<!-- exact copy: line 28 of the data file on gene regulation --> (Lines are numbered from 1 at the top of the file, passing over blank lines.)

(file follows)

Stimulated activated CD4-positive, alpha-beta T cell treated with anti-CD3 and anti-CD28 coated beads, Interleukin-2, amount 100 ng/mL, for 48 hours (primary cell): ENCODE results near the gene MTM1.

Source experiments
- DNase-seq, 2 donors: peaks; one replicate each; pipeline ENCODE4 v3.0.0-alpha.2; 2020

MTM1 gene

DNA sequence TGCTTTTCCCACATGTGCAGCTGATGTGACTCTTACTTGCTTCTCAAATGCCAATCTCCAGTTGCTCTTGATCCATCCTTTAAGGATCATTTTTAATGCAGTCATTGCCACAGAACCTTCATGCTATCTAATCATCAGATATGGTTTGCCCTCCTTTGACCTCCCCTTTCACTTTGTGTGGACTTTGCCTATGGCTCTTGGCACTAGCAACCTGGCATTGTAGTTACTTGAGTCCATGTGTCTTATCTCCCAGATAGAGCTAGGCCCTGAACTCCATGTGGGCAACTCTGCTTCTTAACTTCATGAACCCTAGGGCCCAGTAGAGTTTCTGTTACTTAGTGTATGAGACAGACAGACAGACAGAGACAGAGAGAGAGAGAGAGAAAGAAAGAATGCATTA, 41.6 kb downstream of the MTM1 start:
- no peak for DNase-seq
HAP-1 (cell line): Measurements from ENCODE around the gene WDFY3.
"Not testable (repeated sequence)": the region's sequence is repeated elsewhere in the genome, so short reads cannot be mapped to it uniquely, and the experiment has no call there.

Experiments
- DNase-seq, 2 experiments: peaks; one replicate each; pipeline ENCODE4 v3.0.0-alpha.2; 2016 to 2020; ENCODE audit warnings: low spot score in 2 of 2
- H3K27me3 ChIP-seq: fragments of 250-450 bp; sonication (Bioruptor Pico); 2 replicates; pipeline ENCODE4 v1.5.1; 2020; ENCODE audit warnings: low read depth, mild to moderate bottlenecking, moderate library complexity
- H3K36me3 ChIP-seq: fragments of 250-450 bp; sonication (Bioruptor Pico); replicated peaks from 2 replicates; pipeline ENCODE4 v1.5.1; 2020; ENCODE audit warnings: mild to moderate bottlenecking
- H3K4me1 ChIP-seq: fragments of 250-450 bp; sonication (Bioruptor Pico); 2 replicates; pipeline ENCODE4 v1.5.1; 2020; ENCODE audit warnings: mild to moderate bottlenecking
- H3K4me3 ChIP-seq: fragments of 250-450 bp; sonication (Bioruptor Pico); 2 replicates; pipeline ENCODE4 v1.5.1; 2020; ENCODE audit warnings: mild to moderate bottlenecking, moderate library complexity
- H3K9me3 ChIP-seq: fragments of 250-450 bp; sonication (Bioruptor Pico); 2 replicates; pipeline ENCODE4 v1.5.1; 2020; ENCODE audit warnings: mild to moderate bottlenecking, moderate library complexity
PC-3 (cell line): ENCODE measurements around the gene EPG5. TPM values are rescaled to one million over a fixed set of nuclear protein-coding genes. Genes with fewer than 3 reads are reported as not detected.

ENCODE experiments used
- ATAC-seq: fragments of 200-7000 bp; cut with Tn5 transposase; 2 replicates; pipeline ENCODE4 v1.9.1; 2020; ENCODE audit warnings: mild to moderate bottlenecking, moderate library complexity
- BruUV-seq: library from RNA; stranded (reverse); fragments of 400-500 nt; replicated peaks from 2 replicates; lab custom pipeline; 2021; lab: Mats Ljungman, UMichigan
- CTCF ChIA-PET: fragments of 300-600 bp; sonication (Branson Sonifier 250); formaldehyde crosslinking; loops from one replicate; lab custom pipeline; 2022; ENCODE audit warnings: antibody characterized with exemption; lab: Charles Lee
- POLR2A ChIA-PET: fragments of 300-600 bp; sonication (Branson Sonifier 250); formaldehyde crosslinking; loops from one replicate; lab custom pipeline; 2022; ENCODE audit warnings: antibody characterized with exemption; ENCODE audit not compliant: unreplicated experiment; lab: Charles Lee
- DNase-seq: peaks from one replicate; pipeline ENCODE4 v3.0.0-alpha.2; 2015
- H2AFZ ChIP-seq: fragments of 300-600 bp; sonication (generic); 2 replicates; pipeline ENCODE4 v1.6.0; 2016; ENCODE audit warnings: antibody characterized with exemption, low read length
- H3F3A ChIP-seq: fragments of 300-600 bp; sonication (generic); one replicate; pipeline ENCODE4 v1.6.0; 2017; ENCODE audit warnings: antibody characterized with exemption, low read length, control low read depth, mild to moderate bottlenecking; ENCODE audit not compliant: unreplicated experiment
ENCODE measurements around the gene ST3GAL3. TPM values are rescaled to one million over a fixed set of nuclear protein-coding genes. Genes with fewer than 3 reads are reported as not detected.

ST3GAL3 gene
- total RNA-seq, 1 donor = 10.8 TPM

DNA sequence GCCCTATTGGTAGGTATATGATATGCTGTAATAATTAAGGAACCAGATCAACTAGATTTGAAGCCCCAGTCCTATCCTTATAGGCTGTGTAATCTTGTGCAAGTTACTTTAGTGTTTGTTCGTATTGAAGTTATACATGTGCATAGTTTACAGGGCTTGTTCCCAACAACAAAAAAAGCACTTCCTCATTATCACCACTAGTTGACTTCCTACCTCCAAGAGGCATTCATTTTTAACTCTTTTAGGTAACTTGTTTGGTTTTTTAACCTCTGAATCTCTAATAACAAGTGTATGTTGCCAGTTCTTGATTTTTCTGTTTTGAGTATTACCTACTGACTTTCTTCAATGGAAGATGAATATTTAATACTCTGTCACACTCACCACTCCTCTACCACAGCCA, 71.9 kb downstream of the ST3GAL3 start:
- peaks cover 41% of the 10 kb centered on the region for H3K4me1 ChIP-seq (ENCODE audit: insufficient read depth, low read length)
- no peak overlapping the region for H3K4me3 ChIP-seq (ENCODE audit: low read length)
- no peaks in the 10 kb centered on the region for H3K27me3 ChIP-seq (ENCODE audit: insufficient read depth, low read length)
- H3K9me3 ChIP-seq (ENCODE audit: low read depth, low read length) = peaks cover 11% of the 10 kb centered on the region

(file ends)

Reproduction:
DNA sequence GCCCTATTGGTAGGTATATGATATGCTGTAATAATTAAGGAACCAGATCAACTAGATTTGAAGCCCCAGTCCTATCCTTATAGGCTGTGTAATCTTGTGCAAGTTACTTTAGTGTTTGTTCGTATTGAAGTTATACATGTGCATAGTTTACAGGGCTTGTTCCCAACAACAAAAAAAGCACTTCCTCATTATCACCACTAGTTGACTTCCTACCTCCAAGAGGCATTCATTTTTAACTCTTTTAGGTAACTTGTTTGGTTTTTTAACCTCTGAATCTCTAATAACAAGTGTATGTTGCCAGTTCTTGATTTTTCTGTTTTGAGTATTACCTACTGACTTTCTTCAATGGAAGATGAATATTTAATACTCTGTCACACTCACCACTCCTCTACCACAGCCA, 71.9 kb downstream of the ST3GAL3 start: